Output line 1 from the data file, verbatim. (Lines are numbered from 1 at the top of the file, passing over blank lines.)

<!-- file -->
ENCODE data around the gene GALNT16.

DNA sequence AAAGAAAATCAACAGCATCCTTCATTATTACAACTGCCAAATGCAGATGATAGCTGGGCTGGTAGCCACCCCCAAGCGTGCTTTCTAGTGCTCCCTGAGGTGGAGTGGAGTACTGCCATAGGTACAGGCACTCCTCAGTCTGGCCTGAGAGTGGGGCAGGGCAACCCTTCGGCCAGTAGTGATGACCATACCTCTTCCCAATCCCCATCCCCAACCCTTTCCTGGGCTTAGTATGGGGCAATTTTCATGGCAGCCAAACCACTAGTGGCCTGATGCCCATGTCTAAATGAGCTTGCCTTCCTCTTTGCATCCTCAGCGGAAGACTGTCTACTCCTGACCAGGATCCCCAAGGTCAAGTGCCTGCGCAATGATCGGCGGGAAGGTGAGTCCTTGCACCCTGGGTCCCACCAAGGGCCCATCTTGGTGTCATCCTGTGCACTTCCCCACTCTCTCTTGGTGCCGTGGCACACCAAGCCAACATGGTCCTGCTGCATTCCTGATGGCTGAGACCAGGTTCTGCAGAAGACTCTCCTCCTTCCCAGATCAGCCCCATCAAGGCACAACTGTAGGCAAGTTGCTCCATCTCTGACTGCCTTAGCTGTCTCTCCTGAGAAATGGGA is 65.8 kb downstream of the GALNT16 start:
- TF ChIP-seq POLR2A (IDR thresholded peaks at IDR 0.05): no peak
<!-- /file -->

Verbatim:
ENCODE data around the gene GALNT16.